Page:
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Software Development

Encore Models, Builds the Backend Designed in Your Head

Using static analysis of the metadata, Encore creates a graph of your backend system and executes it with an opinionated rules-based engine.
May 10th, 2022 4:00am by
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When Encore founder André Eriksson became a developer at Spotify, he found the work of building backends for cloud applications mundane and repetitive, far from the rush he felt while collaborating with World of Warcraft maker Blizzard as a teenager.

The Swedish backend maker on its website refers to those repetitive backend tasks, for the developer at least, like being a hamster on a wheel. His idea behind Encore is to make it easier and faster to get to the fun part of software development.

“I personally was spending the vast majority of my time as an engineer, just doing the same type of work over and over again, managing the infrastructure, configuring things, you know, all that sort of repetitive and undifferentiated tasks that are just the daily life of building backends for the cloud these days,” he said. “And then looking around, I noticed every single team was doing that. And then looking outside of the company, every other company was also doing the same thing.”

The company was exploring available tools, but not finding they provided that much benefit, he said. After thinking long and hard about the problem, he decided that the core issue is that engineers spend so much time building systems that have no idea what they’re trying to do.

So he set out to build a system that, in effect, could read your mind. Sort of.

“In order to help developers do their job more effectively, we need tools that actually understand what developers are trying to do,” he said. “We’re all used to all these tools that really have absolutely no idea what you’re trying to do; they don’t understand that you’re building a backend at all.

“Even the ones that are backend-specific, they don’t understand what your backend is about; they don’t understand how it fits together. And when you don’t have that understanding, you’re very limited in your ability to actually aid developers in getting their job done. And that’s where Encore is different.”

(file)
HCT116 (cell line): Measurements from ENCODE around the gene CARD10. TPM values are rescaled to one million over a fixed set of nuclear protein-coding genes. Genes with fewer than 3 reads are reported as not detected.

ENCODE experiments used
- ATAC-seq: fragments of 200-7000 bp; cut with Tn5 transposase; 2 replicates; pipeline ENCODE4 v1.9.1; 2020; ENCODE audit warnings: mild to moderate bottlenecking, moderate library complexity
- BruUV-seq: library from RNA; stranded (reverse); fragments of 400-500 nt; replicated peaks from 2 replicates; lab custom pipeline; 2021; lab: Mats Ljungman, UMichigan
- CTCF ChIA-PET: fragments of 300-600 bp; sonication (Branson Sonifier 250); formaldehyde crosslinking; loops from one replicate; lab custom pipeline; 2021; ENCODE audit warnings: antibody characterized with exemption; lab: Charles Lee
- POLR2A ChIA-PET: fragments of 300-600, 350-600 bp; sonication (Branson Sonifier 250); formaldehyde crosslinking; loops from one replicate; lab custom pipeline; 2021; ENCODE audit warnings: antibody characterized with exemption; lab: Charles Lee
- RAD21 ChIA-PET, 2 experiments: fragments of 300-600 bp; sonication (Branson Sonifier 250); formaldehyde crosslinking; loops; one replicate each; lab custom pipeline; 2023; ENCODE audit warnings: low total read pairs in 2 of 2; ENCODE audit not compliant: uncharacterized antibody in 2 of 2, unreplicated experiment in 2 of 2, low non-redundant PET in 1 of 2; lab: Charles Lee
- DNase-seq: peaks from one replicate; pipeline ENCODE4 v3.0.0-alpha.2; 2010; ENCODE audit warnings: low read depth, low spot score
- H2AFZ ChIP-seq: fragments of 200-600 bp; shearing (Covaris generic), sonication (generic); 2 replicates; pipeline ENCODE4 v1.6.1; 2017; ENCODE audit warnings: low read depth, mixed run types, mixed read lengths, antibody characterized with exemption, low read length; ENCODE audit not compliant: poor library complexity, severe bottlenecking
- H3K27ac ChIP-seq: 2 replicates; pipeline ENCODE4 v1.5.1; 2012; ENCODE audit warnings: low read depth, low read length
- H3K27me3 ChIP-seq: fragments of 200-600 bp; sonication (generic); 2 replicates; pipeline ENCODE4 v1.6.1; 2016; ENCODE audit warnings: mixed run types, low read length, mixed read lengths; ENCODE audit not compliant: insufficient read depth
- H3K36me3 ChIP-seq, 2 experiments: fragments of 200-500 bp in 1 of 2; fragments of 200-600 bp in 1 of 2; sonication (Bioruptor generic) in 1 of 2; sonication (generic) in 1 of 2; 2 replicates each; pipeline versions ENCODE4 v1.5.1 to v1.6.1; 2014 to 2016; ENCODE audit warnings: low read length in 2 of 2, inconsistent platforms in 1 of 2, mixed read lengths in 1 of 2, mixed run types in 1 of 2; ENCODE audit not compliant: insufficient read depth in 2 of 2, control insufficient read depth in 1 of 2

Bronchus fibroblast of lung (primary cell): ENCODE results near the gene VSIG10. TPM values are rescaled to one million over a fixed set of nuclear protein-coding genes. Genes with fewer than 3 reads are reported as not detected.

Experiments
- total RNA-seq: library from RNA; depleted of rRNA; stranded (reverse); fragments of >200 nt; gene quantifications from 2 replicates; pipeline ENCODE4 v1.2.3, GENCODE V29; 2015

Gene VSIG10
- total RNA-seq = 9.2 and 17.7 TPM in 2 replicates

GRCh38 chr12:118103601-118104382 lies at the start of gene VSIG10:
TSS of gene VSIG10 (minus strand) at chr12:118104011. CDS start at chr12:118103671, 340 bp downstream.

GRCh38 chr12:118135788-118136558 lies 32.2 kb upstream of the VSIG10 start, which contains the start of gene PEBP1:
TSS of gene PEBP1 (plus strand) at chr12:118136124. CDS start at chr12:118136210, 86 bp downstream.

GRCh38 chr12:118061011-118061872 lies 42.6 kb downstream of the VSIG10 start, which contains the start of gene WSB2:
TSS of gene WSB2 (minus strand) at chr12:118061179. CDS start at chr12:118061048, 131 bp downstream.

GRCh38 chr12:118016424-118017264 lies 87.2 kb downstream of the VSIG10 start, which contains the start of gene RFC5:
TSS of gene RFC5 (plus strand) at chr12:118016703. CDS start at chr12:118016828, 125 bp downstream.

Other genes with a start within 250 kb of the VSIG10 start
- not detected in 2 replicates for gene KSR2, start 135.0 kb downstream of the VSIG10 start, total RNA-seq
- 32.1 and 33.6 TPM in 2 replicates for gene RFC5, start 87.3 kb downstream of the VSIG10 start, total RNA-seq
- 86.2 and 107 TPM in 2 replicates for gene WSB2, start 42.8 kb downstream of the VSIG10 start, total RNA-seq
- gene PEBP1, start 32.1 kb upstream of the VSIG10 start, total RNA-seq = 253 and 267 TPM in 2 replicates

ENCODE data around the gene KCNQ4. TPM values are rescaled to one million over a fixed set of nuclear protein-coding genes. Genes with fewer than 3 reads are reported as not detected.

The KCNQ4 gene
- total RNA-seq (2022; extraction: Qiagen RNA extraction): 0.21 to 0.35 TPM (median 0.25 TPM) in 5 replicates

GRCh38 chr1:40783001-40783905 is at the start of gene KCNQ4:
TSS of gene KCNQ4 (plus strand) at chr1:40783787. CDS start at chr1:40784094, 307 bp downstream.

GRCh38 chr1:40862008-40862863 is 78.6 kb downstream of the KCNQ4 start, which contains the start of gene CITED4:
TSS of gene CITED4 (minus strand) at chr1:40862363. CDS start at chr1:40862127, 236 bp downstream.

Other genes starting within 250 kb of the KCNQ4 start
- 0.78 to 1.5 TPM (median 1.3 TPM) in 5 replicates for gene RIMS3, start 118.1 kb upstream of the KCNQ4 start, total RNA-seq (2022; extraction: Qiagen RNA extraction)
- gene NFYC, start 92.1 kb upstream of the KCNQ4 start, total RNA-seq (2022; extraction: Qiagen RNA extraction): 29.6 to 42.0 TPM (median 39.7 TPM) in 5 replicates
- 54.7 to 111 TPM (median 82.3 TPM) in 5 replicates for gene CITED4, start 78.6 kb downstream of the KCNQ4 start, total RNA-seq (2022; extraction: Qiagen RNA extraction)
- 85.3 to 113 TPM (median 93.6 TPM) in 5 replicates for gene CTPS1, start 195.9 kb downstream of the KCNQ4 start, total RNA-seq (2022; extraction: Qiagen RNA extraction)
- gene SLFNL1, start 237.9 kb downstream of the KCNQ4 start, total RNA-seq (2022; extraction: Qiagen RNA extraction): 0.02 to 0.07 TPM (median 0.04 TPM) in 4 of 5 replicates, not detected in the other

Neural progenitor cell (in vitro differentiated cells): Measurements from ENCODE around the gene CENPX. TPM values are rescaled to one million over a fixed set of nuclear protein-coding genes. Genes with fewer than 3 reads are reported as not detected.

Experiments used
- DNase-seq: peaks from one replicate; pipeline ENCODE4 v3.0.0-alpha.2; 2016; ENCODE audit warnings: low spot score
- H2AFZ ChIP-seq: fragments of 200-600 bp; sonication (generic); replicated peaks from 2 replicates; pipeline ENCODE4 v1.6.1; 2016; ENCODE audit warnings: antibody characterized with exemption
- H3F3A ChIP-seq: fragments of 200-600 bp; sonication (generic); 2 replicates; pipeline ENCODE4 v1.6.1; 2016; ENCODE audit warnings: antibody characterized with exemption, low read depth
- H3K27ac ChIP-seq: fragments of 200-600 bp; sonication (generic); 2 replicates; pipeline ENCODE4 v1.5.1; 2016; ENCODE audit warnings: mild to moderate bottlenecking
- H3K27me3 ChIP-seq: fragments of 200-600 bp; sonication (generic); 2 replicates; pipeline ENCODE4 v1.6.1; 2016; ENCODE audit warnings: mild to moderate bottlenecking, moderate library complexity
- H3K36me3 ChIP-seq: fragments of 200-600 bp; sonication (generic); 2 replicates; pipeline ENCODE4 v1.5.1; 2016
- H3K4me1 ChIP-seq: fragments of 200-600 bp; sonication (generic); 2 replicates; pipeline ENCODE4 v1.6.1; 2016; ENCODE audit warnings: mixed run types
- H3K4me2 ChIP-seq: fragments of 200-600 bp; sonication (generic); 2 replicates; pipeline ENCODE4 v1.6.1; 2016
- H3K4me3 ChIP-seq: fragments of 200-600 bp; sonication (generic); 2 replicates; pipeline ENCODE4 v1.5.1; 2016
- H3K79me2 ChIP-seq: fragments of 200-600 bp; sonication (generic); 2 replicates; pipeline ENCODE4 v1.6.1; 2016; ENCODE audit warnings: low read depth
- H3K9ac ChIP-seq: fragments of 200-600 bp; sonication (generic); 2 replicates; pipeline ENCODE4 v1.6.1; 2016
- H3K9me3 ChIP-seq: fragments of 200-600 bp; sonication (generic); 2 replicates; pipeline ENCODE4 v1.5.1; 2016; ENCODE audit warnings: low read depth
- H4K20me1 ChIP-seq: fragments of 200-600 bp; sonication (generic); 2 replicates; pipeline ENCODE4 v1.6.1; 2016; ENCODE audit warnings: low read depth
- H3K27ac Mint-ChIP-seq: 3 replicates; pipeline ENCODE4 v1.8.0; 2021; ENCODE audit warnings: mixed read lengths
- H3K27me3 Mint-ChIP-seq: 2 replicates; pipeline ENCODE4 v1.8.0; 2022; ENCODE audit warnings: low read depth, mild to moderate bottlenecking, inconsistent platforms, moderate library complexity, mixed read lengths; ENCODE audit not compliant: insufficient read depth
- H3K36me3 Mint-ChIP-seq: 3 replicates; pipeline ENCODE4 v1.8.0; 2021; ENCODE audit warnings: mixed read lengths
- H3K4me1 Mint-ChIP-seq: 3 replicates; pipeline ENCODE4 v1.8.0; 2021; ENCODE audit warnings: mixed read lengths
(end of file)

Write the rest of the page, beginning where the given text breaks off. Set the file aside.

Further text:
Rules-Based Engine

Written it Go, Encore is designed to match the design in the engineer’s head, an approach it calls the Encore Application Model.

With any programming language, you have a compiler and a parser that analyzes your code, then builds a binary that you then run on a server.

“Encore is essentially another layer on top of that, where we add additional rules to how you’re expressing backend concepts like, ‘This is how you define an API. This is how you query a database, this is how you define that you need a queue for a cache or whatever.’ So you have all of these really important concepts in building distributed systems that come up over and over again, and we’re taking them and turning them into native concepts that you express in a certain way,” he explained.

Essentially, Encore runs a set of opinionated rules atop your cloud account and its Backend Development Engine requires they be followed.

“We have a parser, which works just like a regular compiler for programming language, that is then parsing the code and enforcing those rules: ‘Oh, you’re trying to query a database, but you’re not following Encore’s rules.’ So in a way, it’s a programming language built on top of Go that instead of compiling it into a binary, it’s compiling it into a description of a distributed system … which is like, here are all the services, here are all of the different endpoints, here are the requests and the response schemas, here is where you’re doing an API call between this service and that service. Here’s where you’re defining a database or a key-value store. Here’s where you’re querying the database.

“So it becomes this really, really rich description of how your whole system fits together. And it very much models the mental model of the engineers that are building that system, because that’s how they think about this,” he said.